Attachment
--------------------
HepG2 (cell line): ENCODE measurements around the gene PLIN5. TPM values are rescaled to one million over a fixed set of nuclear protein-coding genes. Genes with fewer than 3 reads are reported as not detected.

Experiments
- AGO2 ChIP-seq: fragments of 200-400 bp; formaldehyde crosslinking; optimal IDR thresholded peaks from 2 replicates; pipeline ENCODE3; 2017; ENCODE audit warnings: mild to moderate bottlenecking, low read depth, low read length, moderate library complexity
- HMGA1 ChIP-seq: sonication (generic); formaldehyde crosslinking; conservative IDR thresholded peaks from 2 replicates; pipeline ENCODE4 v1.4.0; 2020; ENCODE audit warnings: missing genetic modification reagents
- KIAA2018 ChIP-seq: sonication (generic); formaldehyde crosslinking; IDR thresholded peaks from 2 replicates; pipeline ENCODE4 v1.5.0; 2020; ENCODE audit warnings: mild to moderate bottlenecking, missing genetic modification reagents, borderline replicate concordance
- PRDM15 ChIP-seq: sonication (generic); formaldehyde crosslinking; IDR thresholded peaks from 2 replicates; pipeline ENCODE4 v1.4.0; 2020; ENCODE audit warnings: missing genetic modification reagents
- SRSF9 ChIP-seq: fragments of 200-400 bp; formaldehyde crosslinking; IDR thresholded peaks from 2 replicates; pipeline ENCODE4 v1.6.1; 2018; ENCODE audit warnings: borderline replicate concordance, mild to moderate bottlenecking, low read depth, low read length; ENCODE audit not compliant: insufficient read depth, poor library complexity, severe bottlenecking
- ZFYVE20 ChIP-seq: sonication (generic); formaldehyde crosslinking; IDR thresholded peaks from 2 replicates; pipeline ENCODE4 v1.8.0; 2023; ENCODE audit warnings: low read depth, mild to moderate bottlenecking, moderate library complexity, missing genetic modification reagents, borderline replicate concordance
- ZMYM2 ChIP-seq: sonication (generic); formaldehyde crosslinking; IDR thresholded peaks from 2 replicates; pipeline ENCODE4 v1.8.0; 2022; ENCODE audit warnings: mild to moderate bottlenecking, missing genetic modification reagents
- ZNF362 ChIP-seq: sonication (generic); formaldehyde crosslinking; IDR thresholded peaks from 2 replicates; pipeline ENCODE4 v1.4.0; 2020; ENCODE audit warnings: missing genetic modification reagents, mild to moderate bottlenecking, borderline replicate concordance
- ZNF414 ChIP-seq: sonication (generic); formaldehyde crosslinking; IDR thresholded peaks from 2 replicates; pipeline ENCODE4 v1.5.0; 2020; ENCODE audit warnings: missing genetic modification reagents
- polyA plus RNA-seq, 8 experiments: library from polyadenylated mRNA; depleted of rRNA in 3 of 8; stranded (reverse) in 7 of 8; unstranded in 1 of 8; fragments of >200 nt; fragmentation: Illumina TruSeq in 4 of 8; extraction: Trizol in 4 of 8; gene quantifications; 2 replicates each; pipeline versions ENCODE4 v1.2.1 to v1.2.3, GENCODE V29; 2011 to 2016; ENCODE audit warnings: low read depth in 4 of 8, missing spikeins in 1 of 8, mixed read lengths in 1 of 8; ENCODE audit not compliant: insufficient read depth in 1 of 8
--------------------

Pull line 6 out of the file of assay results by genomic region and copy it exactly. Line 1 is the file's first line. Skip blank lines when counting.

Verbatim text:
- PRDM15 ChIP-seq: sonication (generic); formaldehyde crosslinking; IDR thresholded peaks from 2 replicates; pipeline ENCODE4 v1.4.0; 2020; ENCODE audit warnings: missing genetic modification reagents